Federal Recognition

BIA takes comment on changes to federal recognition process





The Bureau of Indian Affairs held a public meeting on Thursday to discuss proposed changes to the federal recognition process.

The meeting took place in Solvang, California. Leaders of at least three non-recognized tribes in the state told the BIA that the current process is too timely, too costly and too confusing, The Lompoc Record reported.

Since the start of the current process in 1987, no petitioner from California has been able to secure federal recognition. The state is unique because the U.S. negotiated a treaty that would have confirmed a government-to-government relationship with many tribes but the agreement was never ratified by the Senate.

Dozens of California tribes were also subject to termination laws. They are not allowed to follow the process and must instead go through Congress to regain recognition.

Comments on the proposed changes are being accepted until August 16.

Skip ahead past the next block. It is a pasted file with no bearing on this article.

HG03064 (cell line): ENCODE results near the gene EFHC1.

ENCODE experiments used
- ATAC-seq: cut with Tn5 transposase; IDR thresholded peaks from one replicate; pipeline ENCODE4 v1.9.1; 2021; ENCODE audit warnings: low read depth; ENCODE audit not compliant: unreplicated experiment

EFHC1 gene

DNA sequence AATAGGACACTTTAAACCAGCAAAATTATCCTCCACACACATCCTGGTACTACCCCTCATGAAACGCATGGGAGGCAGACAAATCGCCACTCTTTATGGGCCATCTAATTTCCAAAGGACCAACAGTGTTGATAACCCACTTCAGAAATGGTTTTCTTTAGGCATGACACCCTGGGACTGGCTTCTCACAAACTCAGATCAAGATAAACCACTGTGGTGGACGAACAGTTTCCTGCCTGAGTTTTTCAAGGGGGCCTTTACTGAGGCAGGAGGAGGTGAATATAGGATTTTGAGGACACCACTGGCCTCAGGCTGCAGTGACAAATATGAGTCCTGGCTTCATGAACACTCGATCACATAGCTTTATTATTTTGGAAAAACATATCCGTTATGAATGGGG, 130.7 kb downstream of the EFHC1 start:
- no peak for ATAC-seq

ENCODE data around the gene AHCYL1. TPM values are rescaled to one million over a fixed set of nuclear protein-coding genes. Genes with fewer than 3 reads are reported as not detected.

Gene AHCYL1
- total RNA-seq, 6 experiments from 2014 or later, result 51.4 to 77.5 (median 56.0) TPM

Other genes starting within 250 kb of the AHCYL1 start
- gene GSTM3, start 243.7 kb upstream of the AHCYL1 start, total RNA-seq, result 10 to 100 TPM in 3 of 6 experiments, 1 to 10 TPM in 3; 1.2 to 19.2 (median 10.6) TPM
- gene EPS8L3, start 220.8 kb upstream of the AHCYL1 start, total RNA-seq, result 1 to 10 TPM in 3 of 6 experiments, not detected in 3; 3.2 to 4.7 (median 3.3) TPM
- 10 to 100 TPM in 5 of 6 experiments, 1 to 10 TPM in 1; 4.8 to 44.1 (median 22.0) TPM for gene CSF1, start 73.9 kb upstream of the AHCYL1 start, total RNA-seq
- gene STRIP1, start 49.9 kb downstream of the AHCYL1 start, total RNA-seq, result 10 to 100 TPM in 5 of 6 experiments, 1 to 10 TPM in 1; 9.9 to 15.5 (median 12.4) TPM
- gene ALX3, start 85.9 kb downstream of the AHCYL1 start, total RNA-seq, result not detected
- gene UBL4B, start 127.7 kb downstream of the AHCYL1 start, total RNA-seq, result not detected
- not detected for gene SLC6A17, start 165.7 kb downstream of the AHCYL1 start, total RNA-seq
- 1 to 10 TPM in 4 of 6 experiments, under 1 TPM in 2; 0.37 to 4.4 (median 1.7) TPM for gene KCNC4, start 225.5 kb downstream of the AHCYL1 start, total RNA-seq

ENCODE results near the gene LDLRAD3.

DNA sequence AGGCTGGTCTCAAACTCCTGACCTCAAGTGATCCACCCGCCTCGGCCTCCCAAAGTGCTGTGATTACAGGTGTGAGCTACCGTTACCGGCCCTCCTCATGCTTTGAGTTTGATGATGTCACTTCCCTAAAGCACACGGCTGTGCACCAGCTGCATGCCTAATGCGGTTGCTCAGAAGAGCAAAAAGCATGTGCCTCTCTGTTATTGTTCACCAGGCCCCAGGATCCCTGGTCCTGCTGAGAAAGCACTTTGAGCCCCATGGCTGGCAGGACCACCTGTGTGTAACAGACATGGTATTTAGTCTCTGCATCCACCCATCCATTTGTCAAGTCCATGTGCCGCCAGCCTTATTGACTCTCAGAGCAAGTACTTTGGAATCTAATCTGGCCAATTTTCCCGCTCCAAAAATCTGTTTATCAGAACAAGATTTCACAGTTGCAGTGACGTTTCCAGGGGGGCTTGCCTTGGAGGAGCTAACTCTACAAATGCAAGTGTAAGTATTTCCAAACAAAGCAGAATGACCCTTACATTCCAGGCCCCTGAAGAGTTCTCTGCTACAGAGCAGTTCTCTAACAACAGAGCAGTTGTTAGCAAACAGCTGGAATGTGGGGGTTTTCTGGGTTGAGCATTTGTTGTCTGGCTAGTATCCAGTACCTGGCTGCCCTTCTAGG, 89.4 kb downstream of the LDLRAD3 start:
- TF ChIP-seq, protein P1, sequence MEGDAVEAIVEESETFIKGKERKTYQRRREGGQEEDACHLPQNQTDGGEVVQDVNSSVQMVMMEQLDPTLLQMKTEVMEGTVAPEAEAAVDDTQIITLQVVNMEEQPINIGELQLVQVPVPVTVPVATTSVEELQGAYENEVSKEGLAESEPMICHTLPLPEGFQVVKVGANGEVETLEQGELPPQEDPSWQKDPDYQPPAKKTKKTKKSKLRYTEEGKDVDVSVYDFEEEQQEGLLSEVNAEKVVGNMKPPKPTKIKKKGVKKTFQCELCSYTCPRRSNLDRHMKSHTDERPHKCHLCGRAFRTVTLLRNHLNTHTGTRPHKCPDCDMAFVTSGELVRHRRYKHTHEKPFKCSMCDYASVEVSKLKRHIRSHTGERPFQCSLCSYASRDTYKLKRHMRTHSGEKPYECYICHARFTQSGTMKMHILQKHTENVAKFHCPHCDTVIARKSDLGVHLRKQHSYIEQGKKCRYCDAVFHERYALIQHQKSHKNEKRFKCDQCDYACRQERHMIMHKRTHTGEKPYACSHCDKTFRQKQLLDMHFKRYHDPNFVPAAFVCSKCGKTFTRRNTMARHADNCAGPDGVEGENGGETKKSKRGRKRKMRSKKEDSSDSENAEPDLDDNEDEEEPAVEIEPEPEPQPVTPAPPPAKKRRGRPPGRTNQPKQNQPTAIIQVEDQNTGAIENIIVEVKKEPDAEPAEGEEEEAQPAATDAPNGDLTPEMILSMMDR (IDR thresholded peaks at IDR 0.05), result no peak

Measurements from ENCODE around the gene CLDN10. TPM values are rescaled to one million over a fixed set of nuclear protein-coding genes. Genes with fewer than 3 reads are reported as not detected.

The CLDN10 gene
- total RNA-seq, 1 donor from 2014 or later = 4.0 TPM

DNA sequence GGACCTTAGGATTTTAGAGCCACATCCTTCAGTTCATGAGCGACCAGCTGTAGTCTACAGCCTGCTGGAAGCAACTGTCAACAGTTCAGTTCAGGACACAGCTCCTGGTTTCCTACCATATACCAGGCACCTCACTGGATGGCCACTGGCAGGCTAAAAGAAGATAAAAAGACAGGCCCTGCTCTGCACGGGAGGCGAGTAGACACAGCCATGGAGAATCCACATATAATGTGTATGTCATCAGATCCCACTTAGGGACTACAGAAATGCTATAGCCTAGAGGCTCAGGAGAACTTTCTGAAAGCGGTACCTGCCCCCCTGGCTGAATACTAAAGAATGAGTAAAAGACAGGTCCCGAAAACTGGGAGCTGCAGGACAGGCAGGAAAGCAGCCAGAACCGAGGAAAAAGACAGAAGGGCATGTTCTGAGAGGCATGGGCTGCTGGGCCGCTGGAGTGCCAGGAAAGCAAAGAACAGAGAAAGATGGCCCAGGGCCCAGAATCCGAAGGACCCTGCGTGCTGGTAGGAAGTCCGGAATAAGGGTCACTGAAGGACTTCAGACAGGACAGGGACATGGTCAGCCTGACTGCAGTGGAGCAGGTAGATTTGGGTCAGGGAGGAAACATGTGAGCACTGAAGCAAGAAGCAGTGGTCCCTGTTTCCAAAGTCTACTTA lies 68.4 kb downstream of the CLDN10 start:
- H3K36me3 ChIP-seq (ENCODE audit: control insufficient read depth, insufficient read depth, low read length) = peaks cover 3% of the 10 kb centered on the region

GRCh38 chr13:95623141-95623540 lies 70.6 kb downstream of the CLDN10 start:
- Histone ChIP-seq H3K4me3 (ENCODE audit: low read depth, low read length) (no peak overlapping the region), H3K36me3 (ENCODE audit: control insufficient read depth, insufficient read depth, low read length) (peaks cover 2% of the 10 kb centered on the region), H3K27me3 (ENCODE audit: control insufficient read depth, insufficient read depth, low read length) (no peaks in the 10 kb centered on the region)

Get the Story:
Feds hear about Indian tribe recognition proposal (The Lompoc Record 7/26)

Federal Register Notice:
Procedures for Establishing That an American Indian Group Exists as an Indian Tribe (June 26, 2013)

Relevant Documents:
Dear Tribal Leaders Letter
Present Version - 25 CFR Part 83 Procedures for Establishing that an American Indian Group Exists as an Indian Tribe
Red Lined Proposed Version - 25 CFR Part 83 Procedures for Establishing that American Indian Group Exists as an Indian Tribe

Related Stories:
Editorial: BIA needs to be more open with federal recognition (07/15)
Tribal critics in Connecticut question BIA recognition proposal (07/08)
BIA asks tribes about new federal recognition regulations (06/27)